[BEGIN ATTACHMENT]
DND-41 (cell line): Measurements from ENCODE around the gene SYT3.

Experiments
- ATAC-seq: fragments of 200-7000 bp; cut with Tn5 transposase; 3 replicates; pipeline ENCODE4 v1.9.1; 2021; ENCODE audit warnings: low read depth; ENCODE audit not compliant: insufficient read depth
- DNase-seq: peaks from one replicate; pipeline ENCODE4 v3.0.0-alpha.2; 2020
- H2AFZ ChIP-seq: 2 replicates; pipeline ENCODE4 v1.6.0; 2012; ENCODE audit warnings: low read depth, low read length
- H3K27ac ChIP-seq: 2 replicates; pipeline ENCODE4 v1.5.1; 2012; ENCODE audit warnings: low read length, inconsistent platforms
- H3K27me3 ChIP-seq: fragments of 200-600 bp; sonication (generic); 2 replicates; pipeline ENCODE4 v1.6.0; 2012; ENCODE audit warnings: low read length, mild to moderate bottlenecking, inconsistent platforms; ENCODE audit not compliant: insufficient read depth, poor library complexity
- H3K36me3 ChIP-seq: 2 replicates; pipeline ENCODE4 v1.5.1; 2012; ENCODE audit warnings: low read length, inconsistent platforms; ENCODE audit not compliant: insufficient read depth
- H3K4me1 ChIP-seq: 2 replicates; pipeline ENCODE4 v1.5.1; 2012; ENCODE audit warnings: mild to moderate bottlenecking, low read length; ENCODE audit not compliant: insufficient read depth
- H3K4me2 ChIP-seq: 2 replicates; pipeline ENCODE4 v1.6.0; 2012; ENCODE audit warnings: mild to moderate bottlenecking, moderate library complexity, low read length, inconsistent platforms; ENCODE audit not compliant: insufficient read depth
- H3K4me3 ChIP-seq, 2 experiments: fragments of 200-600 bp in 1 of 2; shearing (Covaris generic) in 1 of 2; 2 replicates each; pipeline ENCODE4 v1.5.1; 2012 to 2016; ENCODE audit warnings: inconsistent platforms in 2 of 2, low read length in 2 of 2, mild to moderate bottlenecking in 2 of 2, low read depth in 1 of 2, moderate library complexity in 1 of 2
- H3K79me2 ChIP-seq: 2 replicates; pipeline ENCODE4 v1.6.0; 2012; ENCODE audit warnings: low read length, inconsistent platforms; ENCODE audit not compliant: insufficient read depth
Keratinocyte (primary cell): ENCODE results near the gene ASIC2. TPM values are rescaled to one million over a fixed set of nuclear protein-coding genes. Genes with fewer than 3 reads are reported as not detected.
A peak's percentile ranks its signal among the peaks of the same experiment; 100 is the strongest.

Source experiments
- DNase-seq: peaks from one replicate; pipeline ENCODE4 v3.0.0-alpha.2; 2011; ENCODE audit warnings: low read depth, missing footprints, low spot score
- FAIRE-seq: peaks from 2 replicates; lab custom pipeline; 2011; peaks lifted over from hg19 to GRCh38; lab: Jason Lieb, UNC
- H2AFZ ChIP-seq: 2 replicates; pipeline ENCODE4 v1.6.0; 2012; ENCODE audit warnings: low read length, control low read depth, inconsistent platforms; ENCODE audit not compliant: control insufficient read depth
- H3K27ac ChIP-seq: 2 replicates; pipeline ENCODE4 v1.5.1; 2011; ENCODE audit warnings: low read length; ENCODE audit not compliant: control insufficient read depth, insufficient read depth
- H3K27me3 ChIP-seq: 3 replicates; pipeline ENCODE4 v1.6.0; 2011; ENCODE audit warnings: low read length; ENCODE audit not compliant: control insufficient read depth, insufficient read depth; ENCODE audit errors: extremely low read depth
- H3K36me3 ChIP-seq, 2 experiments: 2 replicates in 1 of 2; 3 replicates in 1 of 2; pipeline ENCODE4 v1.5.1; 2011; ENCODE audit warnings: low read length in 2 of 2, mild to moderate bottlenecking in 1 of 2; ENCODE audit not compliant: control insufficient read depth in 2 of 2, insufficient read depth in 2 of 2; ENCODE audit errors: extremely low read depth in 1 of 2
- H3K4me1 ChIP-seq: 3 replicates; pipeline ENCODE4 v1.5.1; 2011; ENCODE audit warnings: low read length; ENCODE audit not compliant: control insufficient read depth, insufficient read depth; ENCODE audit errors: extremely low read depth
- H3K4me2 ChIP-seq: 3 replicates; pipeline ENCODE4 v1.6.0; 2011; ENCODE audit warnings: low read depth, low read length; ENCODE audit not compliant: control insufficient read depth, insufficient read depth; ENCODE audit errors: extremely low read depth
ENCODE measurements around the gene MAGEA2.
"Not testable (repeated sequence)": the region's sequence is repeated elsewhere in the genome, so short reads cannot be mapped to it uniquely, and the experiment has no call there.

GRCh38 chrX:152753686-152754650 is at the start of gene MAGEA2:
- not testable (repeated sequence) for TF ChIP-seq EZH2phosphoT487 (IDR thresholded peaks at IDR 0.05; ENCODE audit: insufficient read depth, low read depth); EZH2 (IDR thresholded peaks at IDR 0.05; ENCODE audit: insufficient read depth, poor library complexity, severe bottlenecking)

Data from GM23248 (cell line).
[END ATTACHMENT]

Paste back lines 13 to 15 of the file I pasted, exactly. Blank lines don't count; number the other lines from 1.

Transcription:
Keratinocyte (primary cell): ENCODE results near the gene ASIC2. TPM values are rescaled to one million over a fixed set of nuclear protein-coding genes. Genes with fewer than 3 reads are reported as not detected.
A peak's percentile ranks its signal among the peaks of the same experiment; 100 is the strongest.

Source experiments